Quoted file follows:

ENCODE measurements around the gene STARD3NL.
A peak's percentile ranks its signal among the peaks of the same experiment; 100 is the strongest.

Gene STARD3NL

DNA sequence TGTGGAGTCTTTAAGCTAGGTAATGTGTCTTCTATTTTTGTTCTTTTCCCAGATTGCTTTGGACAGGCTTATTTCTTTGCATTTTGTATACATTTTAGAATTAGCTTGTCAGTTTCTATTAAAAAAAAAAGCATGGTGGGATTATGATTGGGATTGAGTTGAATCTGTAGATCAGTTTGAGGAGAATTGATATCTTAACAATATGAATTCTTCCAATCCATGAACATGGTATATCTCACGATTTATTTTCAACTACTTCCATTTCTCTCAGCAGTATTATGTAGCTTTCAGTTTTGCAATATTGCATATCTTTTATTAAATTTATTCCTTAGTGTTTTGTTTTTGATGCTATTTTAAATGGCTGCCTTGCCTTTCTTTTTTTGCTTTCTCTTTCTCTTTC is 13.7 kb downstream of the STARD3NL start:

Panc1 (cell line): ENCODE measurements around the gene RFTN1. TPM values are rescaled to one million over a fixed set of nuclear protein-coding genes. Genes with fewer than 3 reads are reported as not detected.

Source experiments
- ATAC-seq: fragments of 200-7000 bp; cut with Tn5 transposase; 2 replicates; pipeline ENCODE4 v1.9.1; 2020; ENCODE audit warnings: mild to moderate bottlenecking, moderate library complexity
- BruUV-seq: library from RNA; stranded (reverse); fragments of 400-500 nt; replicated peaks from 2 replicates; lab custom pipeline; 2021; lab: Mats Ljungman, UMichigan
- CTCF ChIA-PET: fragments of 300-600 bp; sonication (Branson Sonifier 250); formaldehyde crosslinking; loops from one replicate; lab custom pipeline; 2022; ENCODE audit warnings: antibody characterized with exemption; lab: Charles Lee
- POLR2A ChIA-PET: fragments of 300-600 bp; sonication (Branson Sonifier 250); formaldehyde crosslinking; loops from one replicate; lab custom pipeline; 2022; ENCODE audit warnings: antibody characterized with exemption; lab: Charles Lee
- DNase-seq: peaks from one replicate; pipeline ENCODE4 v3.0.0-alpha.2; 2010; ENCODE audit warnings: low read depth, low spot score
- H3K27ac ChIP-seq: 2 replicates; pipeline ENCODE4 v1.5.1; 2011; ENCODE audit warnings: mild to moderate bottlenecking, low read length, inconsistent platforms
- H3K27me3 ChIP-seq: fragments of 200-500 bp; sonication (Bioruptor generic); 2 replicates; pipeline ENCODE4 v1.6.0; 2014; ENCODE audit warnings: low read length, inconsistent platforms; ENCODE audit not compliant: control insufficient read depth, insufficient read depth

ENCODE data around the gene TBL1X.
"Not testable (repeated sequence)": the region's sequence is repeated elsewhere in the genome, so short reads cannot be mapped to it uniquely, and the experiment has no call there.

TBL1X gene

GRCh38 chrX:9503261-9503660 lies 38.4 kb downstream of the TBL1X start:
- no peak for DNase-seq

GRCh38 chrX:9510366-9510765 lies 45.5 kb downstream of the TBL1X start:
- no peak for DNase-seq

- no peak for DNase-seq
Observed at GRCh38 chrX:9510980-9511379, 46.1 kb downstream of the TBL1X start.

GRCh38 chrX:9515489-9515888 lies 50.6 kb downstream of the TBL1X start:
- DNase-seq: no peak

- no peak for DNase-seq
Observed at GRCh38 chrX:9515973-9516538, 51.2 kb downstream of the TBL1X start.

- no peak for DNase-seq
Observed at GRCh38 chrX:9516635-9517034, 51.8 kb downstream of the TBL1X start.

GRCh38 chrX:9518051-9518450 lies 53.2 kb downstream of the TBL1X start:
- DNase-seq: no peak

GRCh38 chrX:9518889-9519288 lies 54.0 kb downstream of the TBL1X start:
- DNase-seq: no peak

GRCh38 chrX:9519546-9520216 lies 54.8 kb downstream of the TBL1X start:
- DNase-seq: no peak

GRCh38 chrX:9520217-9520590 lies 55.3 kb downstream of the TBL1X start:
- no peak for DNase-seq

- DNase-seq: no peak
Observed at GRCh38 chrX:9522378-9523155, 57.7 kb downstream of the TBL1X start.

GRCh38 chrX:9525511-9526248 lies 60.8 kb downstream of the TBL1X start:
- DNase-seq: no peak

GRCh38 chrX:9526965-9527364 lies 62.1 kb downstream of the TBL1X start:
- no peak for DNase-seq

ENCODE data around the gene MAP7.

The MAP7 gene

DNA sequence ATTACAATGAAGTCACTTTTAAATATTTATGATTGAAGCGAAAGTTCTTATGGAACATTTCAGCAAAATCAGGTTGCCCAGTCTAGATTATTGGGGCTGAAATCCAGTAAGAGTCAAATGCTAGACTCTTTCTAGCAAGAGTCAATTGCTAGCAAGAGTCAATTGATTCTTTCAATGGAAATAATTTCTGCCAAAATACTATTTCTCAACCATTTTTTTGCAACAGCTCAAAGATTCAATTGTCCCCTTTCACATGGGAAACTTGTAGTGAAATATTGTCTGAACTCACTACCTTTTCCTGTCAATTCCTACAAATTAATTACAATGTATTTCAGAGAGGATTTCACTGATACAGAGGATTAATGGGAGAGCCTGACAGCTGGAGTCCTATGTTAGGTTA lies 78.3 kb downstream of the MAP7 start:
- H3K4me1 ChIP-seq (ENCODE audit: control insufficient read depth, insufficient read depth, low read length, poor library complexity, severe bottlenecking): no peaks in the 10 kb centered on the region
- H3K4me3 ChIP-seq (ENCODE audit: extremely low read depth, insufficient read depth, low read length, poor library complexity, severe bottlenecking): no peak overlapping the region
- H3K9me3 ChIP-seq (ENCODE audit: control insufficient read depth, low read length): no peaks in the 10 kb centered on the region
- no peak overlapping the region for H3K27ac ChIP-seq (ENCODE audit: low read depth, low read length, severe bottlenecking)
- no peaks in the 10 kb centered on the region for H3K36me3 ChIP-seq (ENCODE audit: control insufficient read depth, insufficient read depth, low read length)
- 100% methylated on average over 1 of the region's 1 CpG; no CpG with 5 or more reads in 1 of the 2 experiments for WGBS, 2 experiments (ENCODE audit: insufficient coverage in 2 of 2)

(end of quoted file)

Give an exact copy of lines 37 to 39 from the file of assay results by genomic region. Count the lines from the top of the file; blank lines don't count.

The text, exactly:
- DNase-seq: no peak
Observed at GRCh38 chrX:9522378-9523155, 57.7 kb downstream of the TBL1X start.

GRCh38 chrX:9525511-9526248 lies 60.8 kb downstream of the TBL1X start: